Conco Companies FAQs
What do I need to do to prevent cracks in my concrete?
When it comes to concrete, random cracking is unsightly. But, due to the fact that concrete shrinks, it is going to crack. Our best defense for concrete cracking is to try to control where the cracks occur.
Cracks will appear at any time and place where the stress within the concrete to pull apart exceeds the strength of the concrete to hold itself together. Concrete will shrink at a rate of approximately 1/8 inch per 20 feet, and while it shrinks it will crack randomly. We can control this random cracking by pre-determined location of joints in the concrete.
What are some forms of joints?
ISOLATION JOINTS (also called expansion joints) – These are placed wherever complete separation between the floor and adjoining concrete is needed to allow them to move independently without damage. These isolation joints are often made with an asphalt-based cork-like material.
CONSTRUCTION JOINTS – These are placed in a slab where concrete operations are concluded for the day. However, if the concrete operation is interrupted long enough that a cold joint may appear, you should install a construction joint regardless of planned joint layout.
CONTROL JOINTS – (also called contraction joints) – These are intended to create straight lines of weakness in the concrete that the cracks will occur along. They should be created to a depth of one forth the slab’s thickness with a maximum joint spacing of 24 to 36 times the thickness of the slab.Control Joints can be formed with a jointer, also called a groover. They have a cutting edge or bit that makes narrow grooves in the slab. For a 4-inch slab the depth of the cutting edge should be one inch, for a 6-inch slab the edge depth should be 1.5 in, and for an 8-inch slab the edge depth should be 2 inches. The radius at the top of the groove should be 1/8 in. for floors and 1/4 to 1/2 in. for sidewalks, driveways or patios. Shallow groover tools should only be used for decorative applications.
SAW JOINTS – These are control joints that are sawed in, straight as possible, clean lines about 1/4 the thickness of the slab. Sawing should be done as soon as the concrete is strong enough to resist tearing or other damage by the saw blade. A slight raveling of the sawed edge is acceptable. It is important not to delay sawing too long because the concrete may crack before it is sawed, or it will crack ahead of the saw blade. Saw joints are usually preferred over joints with a groover tool on floors that will carry forklift traffic or other industrial vehicles.
What problems can occur due to high temperature, high wind and low humidity?
The National Ready Mixed Concrete Association (NRMCA) defines hot weather concreting as anytime during high temperatures in which special precautions need to be taken to ensure proper handling, placing, finishing and curing concrete. During the summer months you will most generally experience problems that require precautions being taken for hot weather concreting, but the associated climatic factors of high winds and dry air can occur at any time. These conditions often produce a rapid rate of evaporation of moisture from the surface of the concrete and an accelerated set time among other problems.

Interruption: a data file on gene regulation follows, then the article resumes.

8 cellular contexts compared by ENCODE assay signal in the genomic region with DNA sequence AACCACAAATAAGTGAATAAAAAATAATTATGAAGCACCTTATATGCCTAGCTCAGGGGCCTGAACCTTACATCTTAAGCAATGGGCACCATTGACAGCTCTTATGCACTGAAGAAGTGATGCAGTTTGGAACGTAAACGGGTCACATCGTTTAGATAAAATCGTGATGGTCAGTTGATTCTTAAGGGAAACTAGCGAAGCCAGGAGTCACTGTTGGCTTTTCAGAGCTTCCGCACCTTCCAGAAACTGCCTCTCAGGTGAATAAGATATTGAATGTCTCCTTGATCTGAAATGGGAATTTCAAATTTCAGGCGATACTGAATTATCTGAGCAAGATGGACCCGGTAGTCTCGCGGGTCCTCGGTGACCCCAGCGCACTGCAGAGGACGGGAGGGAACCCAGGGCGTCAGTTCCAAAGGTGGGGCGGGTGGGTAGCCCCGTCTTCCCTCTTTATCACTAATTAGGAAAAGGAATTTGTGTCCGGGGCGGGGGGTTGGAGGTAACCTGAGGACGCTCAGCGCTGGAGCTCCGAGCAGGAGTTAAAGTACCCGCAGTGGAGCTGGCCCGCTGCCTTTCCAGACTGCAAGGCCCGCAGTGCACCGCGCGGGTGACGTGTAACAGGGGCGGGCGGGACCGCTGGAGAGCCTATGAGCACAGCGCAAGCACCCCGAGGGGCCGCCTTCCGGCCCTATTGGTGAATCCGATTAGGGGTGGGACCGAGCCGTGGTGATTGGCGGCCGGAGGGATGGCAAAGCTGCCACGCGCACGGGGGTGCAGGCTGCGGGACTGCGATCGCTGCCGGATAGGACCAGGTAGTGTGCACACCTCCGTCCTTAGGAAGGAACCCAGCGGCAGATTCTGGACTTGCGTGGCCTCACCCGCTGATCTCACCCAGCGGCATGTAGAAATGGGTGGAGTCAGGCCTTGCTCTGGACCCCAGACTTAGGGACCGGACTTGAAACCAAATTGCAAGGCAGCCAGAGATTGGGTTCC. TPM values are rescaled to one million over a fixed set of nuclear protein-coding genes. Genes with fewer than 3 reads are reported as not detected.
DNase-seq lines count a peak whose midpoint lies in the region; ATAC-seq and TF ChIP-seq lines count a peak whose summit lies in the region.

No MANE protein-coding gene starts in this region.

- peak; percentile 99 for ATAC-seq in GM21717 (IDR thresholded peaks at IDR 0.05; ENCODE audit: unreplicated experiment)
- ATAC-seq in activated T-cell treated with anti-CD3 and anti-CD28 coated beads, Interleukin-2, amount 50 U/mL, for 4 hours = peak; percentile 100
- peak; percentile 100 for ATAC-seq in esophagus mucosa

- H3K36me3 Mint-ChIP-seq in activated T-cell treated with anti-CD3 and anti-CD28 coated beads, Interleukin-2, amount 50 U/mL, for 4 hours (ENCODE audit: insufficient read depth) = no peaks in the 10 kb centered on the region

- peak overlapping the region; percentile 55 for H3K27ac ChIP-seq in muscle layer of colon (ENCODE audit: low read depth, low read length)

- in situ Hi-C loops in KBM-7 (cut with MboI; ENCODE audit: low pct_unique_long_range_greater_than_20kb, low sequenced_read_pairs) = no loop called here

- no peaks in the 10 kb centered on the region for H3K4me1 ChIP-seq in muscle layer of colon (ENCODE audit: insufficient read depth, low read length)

Hot weather is a major factor to consider when planning a concrete project. Too often it is assumed that not much can be done to combat hot and dry conditions. Many times the addition of large amounts of water is used to fight off rapid set times or to ease the placing and finishing process. These assumptions and practices often times prove to be detrimental to the concrete.
What is Fly Ash?
Fly ash is a carbon by-product of coal combustion, most often the result of coal-fired electrical generating facilities. It is cementitious material, meaning it’s chemical properties cause it to harden with water exposure. By itself, fly ash does not possess much compressive strength. However, when added to Portland Cement it develops strength characteristics very similar to cement. Because fly ash reacts with the binding elements of cement, its addition to concrete adds strength helps to remove harmful agents in the mix. In our area, fly ash is particularly beneficial as it tends to slow the generation of heat in the concrete during hot weather.
Why choose concrete over asphalt for a driveway?
While asphalt is a cheaper short-term solution, the initial cost savings is lost over the lifetime of the driveway. Quality concrete driveways will last more than 30 years with little maintenance, but asphalt driveways need regular periodic sealing coats to retard age-related cracking. Even high-quality asphalt driveways and parking lots will deteriorate more quickly than concrete, due to environmental factors. When considering to the added expenses of surface/crack sealers and asphalt’s shorter lifespan, the overall cost of using concrete is much lower, and produces a true long-term solution.